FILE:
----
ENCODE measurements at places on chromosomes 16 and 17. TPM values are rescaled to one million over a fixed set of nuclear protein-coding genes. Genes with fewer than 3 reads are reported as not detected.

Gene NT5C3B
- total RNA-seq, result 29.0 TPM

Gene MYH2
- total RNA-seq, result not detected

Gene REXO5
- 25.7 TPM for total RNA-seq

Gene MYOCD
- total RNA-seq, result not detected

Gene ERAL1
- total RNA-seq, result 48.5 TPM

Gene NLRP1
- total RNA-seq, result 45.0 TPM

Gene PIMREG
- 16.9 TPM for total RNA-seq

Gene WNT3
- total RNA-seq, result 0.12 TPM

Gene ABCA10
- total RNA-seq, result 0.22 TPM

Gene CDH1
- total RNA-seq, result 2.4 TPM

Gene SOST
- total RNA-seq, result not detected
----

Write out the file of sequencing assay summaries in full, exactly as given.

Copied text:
ENCODE measurements at places on chromosomes 16 and 17. TPM values are rescaled to one million over a fixed set of nuclear protein-coding genes. Genes with fewer than 3 reads are reported as not detected.

Gene NT5C3B
- total RNA-seq, result 29.0 TPM

Gene MYH2
- total RNA-seq, result not detected

Gene REXO5
- 25.7 TPM for total RNA-seq

Gene MYOCD
- total RNA-seq, result not detected

Gene ERAL1
- total RNA-seq, result 48.5 TPM

Gene NLRP1
- total RNA-seq, result 45.0 TPM

Gene PIMREG
- 16.9 TPM for total RNA-seq

Gene WNT3
- total RNA-seq, result 0.12 TPM

Gene ABCA10
- total RNA-seq, result 0.22 TPM

Gene CDH1
- total RNA-seq, result 2.4 TPM

Gene SOST
- total RNA-seq, result not detected